According to the invention, after a cushioning member is disposed around the opening of the hole on the surface of the substrate, the primary molded body is formed of light-transmitting resin using the mold for forming a primary molded body (hereafter referred to as the primary-mold forming mold). In this structure, since the primary-mold forming mold is kept in press-contact with the periphery of the hole of the substrate, the cushioning member is crushed by the mold, so that the mold makes intimate contact with the cushioning member. Consequently, the hole of the substrate is blocked up perfectly, thereby preventing the light-transmitting resin from entering the hole of the substrate.

In the invention, it is preferable that the cushioning member is formed by a silk printing or resist printing technique.

According to the invention, by adopting either the silk printing or resist printing technique, a cushioning member of desired pattern can be readily formed.

In the invention, it is preferable that the cushioning member is disposed on a primary molding surface of the substrate, on which the primary molded body is formable by using the primary-mold forming mold.

According to the invention, the cushioning member is disposed on the primary molding surface of the substrate, on which the primary molded body is formable by using the primary-mold forming mold. This makes it possible to bring the primary-mold forming mold into press-contact with the cushioning member.

In the invention, it is preferable that at least one of the primary-mold forming mold and the secondary-mold forming mold is provided with another cushioning member which is disposed between its lower mold portion and the substrate.

According to the invention, another cushioning member is disposed between the lower mold portion and the substrate. Thus, when the upper and lower mold portions are put together, pressure is exerted on the cushioning member through the substrate, with the result that the cushioning member is crushed. Due to this crushing, the cushioning member is reduced in thickness, whereby making it possible to compensate for variation in the thickness of the substrate. This allows the upper mold portion to be kept in press-contact with the substrate under adequate pressure.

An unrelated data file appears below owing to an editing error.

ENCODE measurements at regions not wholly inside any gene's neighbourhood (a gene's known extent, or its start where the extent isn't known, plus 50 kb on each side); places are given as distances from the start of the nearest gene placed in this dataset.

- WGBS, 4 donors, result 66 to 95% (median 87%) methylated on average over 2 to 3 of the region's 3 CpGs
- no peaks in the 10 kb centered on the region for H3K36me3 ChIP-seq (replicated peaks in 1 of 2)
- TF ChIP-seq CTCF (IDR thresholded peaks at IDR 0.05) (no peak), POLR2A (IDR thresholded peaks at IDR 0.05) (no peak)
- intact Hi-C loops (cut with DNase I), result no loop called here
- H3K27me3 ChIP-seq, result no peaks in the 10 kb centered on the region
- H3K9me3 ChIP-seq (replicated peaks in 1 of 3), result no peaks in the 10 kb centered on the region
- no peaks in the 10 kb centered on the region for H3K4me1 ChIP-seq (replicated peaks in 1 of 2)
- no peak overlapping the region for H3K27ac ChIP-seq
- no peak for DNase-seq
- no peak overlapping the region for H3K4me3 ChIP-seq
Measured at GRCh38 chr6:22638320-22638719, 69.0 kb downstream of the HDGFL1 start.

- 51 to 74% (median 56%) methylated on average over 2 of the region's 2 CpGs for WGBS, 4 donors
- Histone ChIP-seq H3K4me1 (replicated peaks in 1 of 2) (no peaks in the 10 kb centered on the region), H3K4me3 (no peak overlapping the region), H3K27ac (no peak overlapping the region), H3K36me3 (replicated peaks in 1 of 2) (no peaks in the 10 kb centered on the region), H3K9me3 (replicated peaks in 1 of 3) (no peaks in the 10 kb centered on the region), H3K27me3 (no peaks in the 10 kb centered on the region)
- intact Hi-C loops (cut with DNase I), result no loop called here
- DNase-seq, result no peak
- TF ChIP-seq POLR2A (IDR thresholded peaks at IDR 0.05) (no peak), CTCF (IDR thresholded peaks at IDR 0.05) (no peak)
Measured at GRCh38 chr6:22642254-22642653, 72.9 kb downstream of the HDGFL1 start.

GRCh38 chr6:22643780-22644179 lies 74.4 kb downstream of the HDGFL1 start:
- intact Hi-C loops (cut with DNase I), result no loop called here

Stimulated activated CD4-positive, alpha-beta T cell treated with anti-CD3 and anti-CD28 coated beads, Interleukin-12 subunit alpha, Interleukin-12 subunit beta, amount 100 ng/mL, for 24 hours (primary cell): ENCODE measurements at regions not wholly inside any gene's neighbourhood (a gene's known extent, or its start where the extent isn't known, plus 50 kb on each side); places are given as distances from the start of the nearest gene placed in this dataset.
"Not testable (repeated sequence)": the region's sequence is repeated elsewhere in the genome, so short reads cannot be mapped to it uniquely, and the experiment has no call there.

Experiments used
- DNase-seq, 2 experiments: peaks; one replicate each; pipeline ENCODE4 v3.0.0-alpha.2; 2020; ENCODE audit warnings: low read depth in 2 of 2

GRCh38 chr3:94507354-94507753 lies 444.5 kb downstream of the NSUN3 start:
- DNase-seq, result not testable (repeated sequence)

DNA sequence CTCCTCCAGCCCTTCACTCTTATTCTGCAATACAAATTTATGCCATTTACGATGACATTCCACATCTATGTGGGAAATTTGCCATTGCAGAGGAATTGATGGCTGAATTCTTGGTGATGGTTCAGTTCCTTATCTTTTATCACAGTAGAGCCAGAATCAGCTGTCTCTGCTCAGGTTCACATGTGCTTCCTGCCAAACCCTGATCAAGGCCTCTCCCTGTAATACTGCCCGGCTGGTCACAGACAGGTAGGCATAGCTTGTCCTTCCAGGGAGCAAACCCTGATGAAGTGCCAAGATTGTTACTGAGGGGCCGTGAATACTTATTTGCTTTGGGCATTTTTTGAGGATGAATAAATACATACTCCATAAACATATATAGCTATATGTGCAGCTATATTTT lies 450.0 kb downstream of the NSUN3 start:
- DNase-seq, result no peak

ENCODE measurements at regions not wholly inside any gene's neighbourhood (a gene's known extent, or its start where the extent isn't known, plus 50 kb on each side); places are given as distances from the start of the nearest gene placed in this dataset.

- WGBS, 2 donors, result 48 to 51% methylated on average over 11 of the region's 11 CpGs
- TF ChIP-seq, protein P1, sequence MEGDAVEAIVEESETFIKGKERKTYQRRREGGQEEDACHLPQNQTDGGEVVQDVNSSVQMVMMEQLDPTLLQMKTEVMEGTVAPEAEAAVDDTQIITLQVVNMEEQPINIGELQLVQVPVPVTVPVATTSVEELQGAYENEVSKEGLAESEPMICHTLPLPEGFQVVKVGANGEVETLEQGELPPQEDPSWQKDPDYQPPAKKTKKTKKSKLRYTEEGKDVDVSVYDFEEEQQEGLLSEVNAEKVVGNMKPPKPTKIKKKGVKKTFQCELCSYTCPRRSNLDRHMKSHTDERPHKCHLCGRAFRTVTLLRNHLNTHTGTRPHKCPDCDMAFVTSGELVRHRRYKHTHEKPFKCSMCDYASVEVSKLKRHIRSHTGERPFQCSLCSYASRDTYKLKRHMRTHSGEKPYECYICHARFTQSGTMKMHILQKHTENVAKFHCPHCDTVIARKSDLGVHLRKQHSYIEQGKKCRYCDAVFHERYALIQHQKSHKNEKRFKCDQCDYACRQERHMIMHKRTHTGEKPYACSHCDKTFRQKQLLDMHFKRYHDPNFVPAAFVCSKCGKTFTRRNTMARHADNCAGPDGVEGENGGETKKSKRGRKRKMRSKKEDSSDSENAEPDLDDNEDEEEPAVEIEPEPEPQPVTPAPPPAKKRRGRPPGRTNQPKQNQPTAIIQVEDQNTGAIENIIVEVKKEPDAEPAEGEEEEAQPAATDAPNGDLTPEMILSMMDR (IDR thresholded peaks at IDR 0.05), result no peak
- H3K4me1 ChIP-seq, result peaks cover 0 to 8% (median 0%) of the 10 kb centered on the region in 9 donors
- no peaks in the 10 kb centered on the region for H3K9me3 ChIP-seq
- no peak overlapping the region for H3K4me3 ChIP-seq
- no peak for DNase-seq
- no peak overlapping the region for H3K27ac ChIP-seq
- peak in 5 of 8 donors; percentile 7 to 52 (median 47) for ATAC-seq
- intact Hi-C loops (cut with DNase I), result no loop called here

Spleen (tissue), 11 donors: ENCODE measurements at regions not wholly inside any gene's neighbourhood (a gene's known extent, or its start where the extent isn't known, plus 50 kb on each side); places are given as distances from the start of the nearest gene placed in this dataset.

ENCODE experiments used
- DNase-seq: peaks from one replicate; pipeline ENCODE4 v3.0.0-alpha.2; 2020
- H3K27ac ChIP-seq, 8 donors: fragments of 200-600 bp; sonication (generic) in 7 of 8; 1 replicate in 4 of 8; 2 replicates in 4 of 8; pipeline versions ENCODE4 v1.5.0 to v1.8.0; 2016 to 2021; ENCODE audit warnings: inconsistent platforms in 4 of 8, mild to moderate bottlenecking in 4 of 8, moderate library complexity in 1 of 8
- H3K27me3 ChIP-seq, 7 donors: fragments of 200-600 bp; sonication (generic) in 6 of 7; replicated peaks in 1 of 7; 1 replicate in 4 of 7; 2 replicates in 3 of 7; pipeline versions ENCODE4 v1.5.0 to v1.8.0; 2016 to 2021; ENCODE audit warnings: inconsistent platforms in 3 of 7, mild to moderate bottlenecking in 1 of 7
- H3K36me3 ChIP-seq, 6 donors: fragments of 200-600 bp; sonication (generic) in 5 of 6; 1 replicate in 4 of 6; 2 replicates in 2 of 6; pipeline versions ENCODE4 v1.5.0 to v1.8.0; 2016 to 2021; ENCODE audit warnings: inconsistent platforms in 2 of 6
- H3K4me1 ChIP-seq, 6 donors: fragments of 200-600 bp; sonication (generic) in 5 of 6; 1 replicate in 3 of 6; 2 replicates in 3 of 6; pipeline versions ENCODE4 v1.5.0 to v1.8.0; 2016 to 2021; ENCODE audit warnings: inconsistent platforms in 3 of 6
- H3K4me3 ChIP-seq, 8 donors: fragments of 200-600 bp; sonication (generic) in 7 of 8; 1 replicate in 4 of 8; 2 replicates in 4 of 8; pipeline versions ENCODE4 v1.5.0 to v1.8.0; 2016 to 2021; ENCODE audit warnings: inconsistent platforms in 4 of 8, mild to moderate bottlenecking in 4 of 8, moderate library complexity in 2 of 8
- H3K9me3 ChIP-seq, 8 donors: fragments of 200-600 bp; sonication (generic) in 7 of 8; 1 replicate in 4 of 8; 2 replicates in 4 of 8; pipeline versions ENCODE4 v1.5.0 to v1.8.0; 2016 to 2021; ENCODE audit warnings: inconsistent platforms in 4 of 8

In the invention, it is preferable that, on the occasion of forming each of the primary molded bodies using the primary-mold forming mold, a member for positioning the secondary-mold forming mold is formed at a location on the substrate that is kept off the area secured for the optical coupling apparatus.

According to the invention, there exists a primary-molding error at the location of the positioning member formed by using the primary-mold forming mold. With this in view, if the secondary-mold forming mold is positioned with respect to the location of the positioning member, at the location of the secondary molded body formed of light-shielding resin by using the secondary-mold forming mold, an error is present that is equivalent to the error found in the primary molded body formed by using the primary-mold forming mold. Consequently, the mutual errors between the primary and secondary molded bodies can be minimized.

In the invention, it is preferable that the substrate has a stepped-configured hole or through hole formed at a position thereof where the positioning member is formed.

According to the invention, the positioning member is formed at the location of the stepped-configured hole or through hole, and is thus securely fixed onto the substrate.

BRIEF DESCRIPTION OF THE DRAWINGS

Other and further objects, features, and advantages of the invention will be more explicit from the following detailed description taken with reference to the drawings wherein:

FIG. 1 is a perspective view of a substrate having a light-emitting element and a light-receiving element mounted thereon, illustrating a process for manufacturing an optical coupling apparatus according to one embodiment of the invention;

FIGS. 2A to 2C are a perspective view, a plan view, and a sectional view, respectively, of the substrate on which a primary molded body is formed, illustrating another process for manufacturing the optical coupling apparatus according to the embodiment;

FIGS. 3A to 3C are a perspective view, a plan view, and a sectional view, respectively, of the substrate on which a secondary molded body is formed, illustrating still another process for manufacturing the optical coupling apparatus according to the embodiment;

FIGS. 4A and 4B are views schematically showing a primary-mold forming mold employed in the embodiment;

FIG. 5 is an enlarged view showing part of the construction shown in FIG. 4B;

FIG. 6 is a perspective view showing a process for manufacturing a multiplicity of optical coupling apparatuses according to the embodiment;

FIG. 7 is a perspective view showing another process for manufacturing a multiplicity of optical coupling apparatuses according to the embodiment;